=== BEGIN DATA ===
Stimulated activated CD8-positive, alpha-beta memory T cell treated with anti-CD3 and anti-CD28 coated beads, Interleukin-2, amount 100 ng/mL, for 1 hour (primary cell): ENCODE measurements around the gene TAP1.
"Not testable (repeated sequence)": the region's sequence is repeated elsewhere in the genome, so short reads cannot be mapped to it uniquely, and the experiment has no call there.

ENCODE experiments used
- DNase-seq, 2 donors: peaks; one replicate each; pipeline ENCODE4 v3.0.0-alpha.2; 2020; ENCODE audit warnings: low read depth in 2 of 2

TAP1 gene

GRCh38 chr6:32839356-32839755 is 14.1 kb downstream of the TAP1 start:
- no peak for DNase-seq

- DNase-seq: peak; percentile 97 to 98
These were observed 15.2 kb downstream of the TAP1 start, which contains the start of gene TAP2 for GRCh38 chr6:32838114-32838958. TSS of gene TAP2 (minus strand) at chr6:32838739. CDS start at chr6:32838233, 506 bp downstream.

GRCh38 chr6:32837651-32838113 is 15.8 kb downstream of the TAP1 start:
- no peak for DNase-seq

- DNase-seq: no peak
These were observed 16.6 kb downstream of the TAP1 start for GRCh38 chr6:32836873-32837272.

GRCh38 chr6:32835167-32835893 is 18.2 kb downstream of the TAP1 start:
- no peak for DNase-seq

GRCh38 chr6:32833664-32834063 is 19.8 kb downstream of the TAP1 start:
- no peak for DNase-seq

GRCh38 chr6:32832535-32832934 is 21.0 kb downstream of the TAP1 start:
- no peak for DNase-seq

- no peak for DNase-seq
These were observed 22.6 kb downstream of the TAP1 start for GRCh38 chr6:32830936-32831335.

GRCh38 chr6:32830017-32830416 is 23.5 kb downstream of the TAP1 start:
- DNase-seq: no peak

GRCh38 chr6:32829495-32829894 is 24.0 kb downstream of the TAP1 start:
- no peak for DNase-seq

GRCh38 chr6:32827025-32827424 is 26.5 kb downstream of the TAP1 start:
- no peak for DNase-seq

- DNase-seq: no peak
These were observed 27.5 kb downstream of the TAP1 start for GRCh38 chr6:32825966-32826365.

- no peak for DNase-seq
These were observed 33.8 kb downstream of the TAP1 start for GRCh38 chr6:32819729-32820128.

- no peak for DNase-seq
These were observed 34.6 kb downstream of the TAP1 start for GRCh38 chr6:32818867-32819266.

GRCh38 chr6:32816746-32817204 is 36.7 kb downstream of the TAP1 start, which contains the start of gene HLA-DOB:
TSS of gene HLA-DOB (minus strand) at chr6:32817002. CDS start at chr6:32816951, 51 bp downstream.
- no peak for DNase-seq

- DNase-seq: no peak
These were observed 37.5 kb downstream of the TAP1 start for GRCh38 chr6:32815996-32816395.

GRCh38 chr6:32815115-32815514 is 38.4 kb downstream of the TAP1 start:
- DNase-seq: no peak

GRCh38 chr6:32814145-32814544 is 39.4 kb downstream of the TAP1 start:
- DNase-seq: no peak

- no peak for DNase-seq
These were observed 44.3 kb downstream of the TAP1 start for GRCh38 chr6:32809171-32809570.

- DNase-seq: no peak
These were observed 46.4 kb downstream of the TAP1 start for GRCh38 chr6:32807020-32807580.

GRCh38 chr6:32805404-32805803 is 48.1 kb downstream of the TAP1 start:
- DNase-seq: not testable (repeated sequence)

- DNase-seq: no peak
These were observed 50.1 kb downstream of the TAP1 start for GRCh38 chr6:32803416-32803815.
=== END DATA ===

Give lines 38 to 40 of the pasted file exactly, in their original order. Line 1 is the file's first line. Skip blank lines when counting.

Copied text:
These were observed 37.5 kb downstream of the TAP1 start for GRCh38 chr6:32815996-32816395.

GRCh38 chr6:32815115-32815514 is 38.4 kb downstream of the TAP1 start:
- DNase-seq: no peak